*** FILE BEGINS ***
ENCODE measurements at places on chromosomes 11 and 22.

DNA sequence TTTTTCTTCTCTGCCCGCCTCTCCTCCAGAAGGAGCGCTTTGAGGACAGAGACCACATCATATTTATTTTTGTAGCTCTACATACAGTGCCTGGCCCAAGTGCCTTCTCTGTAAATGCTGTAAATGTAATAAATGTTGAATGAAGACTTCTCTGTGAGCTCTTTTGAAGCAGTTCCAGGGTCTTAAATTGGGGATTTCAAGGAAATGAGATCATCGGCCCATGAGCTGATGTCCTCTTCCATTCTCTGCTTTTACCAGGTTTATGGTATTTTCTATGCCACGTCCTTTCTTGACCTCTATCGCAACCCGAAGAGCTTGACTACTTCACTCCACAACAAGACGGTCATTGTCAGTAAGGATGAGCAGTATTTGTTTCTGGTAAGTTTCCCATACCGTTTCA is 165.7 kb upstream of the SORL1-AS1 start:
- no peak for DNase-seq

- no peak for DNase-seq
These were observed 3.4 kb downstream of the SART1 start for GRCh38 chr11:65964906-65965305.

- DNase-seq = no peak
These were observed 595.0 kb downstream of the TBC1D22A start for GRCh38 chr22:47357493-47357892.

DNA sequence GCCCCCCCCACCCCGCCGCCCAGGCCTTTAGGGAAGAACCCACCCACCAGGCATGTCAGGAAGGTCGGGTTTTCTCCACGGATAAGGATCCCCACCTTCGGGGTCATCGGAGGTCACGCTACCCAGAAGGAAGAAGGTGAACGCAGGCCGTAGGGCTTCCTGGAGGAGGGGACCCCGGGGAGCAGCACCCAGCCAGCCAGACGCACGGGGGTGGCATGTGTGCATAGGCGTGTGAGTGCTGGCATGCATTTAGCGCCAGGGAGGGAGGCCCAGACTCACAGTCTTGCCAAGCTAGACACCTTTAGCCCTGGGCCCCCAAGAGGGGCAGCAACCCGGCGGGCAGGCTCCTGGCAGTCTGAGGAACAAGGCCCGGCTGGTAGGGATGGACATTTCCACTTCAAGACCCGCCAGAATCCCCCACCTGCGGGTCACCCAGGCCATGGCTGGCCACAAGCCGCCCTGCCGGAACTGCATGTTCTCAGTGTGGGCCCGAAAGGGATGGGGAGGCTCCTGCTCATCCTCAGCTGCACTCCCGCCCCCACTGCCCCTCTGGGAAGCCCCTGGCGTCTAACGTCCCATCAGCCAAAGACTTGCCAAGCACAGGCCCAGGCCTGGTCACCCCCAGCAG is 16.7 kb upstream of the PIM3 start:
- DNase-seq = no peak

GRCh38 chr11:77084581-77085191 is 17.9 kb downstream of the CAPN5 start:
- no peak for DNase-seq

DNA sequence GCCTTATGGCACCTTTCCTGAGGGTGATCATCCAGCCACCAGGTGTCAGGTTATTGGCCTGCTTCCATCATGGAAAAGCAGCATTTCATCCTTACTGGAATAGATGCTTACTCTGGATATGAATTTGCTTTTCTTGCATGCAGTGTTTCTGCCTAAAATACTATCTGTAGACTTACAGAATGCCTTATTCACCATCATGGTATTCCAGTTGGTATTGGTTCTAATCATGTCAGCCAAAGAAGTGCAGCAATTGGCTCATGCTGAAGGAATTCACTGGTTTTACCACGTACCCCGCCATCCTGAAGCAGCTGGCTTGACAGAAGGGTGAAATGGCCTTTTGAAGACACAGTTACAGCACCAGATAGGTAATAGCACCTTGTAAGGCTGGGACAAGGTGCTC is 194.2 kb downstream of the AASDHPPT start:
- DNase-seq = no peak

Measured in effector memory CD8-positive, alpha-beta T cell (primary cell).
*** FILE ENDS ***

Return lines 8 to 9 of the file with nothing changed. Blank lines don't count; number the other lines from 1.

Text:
DNA sequence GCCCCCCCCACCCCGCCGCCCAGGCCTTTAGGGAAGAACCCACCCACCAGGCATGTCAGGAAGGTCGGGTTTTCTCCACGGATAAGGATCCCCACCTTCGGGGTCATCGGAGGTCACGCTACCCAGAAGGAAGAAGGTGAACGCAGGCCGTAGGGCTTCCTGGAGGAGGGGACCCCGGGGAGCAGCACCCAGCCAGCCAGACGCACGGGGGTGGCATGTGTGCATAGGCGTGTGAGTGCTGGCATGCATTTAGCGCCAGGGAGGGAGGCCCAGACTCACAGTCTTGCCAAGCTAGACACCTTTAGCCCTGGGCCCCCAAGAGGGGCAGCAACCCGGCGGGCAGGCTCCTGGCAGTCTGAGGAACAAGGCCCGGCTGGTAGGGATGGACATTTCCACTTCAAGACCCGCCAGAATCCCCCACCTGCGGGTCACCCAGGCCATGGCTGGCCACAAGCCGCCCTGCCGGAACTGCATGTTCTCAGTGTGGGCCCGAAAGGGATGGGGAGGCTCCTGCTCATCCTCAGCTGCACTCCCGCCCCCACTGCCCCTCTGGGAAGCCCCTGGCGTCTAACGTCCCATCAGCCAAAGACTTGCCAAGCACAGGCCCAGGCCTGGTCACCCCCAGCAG is 16.7 kb upstream of the PIM3 start:
- DNase-seq = no peak